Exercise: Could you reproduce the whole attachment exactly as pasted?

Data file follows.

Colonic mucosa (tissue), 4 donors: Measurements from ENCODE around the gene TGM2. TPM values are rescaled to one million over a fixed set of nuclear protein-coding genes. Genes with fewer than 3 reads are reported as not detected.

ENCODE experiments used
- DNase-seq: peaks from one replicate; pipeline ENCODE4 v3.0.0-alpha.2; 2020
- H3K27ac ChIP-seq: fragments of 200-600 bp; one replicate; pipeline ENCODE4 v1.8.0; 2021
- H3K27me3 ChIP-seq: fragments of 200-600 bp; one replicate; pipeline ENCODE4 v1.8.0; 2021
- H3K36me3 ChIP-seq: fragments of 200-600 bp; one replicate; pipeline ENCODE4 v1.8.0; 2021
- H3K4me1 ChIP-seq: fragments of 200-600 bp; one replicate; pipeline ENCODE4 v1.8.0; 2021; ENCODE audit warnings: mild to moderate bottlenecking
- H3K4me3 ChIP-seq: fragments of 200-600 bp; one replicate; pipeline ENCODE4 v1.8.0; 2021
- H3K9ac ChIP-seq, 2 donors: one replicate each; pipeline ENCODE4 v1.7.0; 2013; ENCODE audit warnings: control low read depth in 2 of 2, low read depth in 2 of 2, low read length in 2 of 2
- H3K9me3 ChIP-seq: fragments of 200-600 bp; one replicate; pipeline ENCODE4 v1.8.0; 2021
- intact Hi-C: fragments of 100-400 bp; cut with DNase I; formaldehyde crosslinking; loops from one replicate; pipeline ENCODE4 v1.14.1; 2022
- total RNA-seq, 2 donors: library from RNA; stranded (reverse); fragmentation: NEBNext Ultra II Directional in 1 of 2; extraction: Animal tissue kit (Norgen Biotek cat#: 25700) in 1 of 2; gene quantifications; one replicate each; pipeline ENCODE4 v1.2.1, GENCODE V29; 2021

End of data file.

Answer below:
Colonic mucosa (tissue), 4 donors: Measurements from ENCODE around the gene TGM2. TPM values are rescaled to one million over a fixed set of nuclear protein-coding genes. Genes with fewer than 3 reads are reported as not detected.

ENCODE experiments used
- DNase-seq: peaks from one replicate; pipeline ENCODE4 v3.0.0-alpha.2; 2020
- H3K27ac ChIP-seq: fragments of 200-600 bp; one replicate; pipeline ENCODE4 v1.8.0; 2021
- H3K27me3 ChIP-seq: fragments of 200-600 bp; one replicate; pipeline ENCODE4 v1.8.0; 2021
- H3K36me3 ChIP-seq: fragments of 200-600 bp; one replicate; pipeline ENCODE4 v1.8.0; 2021
- H3K4me1 ChIP-seq: fragments of 200-600 bp; one replicate; pipeline ENCODE4 v1.8.0; 2021; ENCODE audit warnings: mild to moderate bottlenecking
- H3K4me3 ChIP-seq: fragments of 200-600 bp; one replicate; pipeline ENCODE4 v1.8.0; 2021
- H3K9ac ChIP-seq, 2 donors: one replicate each; pipeline ENCODE4 v1.7.0; 2013; ENCODE audit warnings: control low read depth in 2 of 2, low read depth in 2 of 2, low read length in 2 of 2
- H3K9me3 ChIP-seq: fragments of 200-600 bp; one replicate; pipeline ENCODE4 v1.8.0; 2021
- intact Hi-C: fragments of 100-400 bp; cut with DNase I; formaldehyde crosslinking; loops from one replicate; pipeline ENCODE4 v1.14.1; 2022
- total RNA-seq, 2 donors: library from RNA; stranded (reverse); fragmentation: NEBNext Ultra II Directional in 1 of 2; extraction: Animal tissue kit (Norgen Biotek cat#: 25700) in 1 of 2; gene quantifications; one replicate each; pipeline ENCODE4 v1.2.1, GENCODE V29; 2021